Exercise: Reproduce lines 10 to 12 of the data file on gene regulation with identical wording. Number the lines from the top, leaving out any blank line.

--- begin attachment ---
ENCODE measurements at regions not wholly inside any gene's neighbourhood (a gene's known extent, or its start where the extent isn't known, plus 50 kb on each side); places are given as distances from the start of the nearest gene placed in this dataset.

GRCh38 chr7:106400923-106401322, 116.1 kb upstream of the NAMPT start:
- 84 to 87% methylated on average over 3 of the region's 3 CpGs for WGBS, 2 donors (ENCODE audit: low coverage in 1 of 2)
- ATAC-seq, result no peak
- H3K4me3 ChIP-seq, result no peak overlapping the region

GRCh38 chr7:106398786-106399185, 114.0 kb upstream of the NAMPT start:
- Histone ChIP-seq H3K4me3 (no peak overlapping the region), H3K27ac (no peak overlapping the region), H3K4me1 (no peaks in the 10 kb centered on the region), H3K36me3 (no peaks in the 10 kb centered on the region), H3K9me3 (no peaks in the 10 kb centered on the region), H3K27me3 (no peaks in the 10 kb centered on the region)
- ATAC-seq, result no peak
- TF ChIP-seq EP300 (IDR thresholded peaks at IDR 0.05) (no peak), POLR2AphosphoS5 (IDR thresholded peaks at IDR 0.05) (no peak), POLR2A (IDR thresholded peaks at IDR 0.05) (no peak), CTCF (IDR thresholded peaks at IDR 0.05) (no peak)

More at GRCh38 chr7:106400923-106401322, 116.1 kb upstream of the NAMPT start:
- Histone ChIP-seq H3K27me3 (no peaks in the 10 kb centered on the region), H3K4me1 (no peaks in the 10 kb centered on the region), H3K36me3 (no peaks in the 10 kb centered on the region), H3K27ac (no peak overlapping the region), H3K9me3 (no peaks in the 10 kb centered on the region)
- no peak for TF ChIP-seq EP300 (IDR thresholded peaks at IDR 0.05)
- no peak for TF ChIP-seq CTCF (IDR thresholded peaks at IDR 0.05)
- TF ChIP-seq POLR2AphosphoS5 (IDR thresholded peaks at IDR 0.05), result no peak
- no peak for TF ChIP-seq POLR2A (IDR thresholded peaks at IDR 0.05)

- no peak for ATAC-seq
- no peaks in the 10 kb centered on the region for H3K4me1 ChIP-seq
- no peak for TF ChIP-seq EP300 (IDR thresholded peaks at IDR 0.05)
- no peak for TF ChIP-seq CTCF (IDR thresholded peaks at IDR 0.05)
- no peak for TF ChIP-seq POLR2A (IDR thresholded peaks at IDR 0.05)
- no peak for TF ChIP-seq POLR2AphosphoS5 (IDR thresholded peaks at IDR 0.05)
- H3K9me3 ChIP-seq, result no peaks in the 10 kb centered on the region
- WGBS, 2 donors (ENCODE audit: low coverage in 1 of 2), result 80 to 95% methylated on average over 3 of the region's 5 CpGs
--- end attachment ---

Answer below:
More at GRCh38 chr7:106400923-106401322, 116.1 kb upstream of the NAMPT start:
- Histone ChIP-seq H3K27me3 (no peaks in the 10 kb centered on the region), H3K4me1 (no peaks in the 10 kb centered on the region), H3K36me3 (no peaks in the 10 kb centered on the region), H3K27ac (no peak overlapping the region), H3K9me3 (no peaks in the 10 kb centered on the region)
- no peak for TF ChIP-seq EP300 (IDR thresholded peaks at IDR 0.05)